Who approved Hallmark's decision to air same-sex wedding ads?

Hallmark Channel's decision, first to air ads from the wedding registry company Zola that feature same-sex couples kissing on their so-called wedding days, then to pull the ads due to an outcry from the conservative group, One Million Moms (1MM), and ultimately to reverse course after backlash from the LGBT organizers of GLAAD, created all of this inane whiplash by airing the ads in the first place.  That Crown Media, the parent company of Hallmark, did not see fit to filter out the Zola commercials before their target audience of conservative-minded families watched in disbelief, raises the question, "Who approved the Zola ads?"

On December 13, Crown Media Family Network's CEO, Bill Abbott, told reps from One Million Moms the advertisements "aired in error" and he was informed about them only after hearing from concerned 1MM supporters.  Crown Media pulled the ads saying, "The debate surrounding these commercials on all sides was distracting from the purpose of our network."

Abbott's move to ban the ads conveniently led to a reciprocal backlash from high profile LGBT activists, catapulting the controversy into the public arena.  Two days after tweets from Pete Buttigieg; Ellen DeGeneres; and, of all people, William Shatner, Hallmark's CEO, Mike Perry, promised to reinstate the Zola commercials. Perry said Abbott made the initial call to stop the ads from airing.  Perry not only announced that the ads will run, he stated that Hallmark will work with GLAAD to "better represent the LGBTQ community across our portfolio of brands."

In other words, Judas Hallmark executives betrayed their faithful and lucrative audience with a lesbian kiss.

So did Abbott initially approve the ads?  And why would a successful, privately owned company that built its brand on offering traditional, family-friendly entertainment risk losing the majority of its viewership? 

First, there can be little doubt Abbott knew about the ads before they aired.  As the Hollywood Reporter correctly pointed out in a November 2019 interview with the CEO  regarding his "struggle to bring diversity and inclusiveness" to the Hallmark channel, "the push for inclusive programming starts with executives who put out a mandate that they're looking for specific types of content."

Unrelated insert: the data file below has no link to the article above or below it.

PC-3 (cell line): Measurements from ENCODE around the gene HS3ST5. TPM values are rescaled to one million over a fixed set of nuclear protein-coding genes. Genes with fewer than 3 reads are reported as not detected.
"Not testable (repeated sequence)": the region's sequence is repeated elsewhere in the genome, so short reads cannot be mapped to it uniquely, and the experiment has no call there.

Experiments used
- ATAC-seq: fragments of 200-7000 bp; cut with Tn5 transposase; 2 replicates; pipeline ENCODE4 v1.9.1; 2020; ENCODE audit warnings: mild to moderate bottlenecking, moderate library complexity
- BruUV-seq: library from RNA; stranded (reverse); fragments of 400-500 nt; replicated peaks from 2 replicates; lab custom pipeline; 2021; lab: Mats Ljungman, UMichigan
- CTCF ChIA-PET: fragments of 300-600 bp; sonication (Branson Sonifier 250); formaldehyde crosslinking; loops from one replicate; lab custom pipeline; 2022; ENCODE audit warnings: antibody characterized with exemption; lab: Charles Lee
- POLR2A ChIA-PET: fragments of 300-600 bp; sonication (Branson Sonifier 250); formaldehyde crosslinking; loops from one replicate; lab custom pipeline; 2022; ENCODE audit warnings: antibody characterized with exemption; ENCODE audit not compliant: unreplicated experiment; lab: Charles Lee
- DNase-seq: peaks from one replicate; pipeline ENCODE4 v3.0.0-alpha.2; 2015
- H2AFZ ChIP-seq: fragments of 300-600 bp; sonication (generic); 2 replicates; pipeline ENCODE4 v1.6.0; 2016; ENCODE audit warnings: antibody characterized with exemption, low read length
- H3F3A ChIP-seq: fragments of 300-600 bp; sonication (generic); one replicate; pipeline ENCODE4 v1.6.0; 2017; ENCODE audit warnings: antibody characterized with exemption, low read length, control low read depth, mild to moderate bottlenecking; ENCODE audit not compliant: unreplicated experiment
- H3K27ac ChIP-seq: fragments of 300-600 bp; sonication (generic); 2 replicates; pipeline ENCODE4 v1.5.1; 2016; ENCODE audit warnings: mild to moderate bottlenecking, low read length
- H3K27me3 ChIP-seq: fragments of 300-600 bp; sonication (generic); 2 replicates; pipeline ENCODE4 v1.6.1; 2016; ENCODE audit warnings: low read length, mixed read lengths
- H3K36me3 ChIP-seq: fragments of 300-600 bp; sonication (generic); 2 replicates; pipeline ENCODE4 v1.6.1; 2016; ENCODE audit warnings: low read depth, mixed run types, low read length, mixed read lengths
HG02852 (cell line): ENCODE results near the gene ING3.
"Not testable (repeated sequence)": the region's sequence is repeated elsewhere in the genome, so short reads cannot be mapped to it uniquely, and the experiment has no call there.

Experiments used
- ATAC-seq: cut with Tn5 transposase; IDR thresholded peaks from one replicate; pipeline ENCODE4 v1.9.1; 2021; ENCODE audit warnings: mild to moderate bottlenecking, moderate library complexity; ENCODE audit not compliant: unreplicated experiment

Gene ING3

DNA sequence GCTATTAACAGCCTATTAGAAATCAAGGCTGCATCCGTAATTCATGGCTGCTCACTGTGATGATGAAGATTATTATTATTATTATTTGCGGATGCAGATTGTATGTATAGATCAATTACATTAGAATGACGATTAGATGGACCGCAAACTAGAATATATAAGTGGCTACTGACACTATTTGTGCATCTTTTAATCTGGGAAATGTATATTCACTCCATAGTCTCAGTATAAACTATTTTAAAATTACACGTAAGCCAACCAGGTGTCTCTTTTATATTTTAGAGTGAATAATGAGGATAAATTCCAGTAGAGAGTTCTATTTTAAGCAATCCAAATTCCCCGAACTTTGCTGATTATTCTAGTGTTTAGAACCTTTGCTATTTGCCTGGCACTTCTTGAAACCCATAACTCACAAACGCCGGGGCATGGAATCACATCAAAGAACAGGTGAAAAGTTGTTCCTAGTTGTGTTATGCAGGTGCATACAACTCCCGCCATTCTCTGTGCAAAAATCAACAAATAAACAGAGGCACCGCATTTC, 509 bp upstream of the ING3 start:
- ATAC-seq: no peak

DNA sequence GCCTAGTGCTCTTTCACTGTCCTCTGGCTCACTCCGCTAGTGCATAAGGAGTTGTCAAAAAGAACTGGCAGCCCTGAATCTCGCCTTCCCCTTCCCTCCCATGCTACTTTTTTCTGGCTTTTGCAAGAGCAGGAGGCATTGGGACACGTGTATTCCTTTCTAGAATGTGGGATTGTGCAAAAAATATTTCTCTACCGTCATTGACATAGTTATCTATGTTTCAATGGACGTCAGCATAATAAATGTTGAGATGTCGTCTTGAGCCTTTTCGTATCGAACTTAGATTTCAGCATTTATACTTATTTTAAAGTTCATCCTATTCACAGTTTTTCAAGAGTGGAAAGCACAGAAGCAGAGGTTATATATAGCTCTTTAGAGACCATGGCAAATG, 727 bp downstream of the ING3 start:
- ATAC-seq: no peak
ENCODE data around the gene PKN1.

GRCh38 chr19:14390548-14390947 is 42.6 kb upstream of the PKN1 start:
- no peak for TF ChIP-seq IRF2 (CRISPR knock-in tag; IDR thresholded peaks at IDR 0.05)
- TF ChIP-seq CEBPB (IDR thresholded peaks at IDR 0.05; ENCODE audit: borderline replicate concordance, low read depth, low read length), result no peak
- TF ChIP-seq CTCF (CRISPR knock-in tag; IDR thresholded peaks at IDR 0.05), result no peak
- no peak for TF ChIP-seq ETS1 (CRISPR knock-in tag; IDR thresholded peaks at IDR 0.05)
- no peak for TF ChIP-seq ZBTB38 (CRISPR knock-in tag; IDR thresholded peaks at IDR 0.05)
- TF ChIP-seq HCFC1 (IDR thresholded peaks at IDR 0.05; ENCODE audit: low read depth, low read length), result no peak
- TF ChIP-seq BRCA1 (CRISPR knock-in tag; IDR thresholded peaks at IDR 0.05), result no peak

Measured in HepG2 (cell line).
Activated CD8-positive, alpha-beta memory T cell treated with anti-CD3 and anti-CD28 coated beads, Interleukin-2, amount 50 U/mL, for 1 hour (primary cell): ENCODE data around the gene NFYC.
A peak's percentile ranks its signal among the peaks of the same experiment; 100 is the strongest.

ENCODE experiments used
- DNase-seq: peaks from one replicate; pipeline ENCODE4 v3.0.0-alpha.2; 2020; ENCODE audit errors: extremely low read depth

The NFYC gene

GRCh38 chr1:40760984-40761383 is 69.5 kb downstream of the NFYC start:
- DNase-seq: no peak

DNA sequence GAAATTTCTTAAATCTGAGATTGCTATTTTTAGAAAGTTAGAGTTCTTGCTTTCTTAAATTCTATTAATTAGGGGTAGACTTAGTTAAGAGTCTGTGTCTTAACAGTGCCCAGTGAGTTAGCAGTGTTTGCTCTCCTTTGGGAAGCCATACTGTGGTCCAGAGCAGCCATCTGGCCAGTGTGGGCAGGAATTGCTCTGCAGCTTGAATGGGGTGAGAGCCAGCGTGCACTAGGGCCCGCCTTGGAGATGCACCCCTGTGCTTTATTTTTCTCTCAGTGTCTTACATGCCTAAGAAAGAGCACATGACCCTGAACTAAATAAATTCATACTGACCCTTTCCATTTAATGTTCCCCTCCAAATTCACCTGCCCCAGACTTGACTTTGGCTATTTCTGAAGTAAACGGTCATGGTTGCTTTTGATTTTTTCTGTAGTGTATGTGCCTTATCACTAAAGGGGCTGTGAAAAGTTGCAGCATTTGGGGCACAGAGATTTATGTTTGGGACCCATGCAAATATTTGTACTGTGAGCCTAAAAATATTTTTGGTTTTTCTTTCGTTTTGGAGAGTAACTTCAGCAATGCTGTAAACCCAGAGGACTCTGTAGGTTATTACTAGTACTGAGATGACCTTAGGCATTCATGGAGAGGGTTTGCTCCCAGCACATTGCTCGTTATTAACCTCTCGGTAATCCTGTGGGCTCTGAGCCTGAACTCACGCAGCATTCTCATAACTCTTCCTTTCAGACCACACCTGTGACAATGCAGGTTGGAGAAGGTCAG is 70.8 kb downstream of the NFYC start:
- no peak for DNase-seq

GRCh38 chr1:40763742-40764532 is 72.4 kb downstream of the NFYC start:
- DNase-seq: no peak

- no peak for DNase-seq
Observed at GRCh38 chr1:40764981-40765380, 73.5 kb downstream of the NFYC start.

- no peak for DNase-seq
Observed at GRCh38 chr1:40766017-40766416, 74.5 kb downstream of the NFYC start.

Before the current upheaval, Michelle Vicary, executive vice president for programming at Hallmark and former Disney exec, who answers directly to Abbott, was gung-ho on the shift to producing more movies with gay couples, stating, "We are continuing to expand our diversity.  We are looking at pitches for LGBT movies."  In the Hollywood Reporter interview, Abbott concurred with Vicary, saying, "We're open to really any type of movie of any type of relationship in any space."

In June 2019, Hallmark hired Liza Krontilik.  The new vice president of ad, sales and marketing was formerly with NBC Universal, Viacom, and the Discovery Channel and began her television career at ABC's The View.  Krontilik, like her contemporaries, is steeped in the Hollywood culture of anti-family, anti-Christian, and anti-conservative programming.

Hallmark's execs have now put the interests of Hollywood multi-millionaires and gay activists ahead of their loyal viewers.  Hallmark's partnership with GLAAD, a radical,  P.C. protected cartel pushing so-called "gay rights," and hauling in hundreds of millions from billion-dollar companies, is Chick-fil-A 2.0.  GLAAD, along with hundreds of other well funded leftist non-profits, sniff out capitalist enterprises espousing traditional and Christian values and then move in for the kill.

GLAAD's president and CEO, Sarah Kate Ellis, said Hallmark's "decision to correct its mistake represents a major loss for fringe organizations, like One Million Moms, whose sole purpose is to hurt families like mine."  Poor Sarah.  She managed to shake down a media conglomerate, and she's still not satisfied.  Maybe she can use the loot she gets from Google and Wells Fargo to build a coliseum and stock it with Christian-eating lions.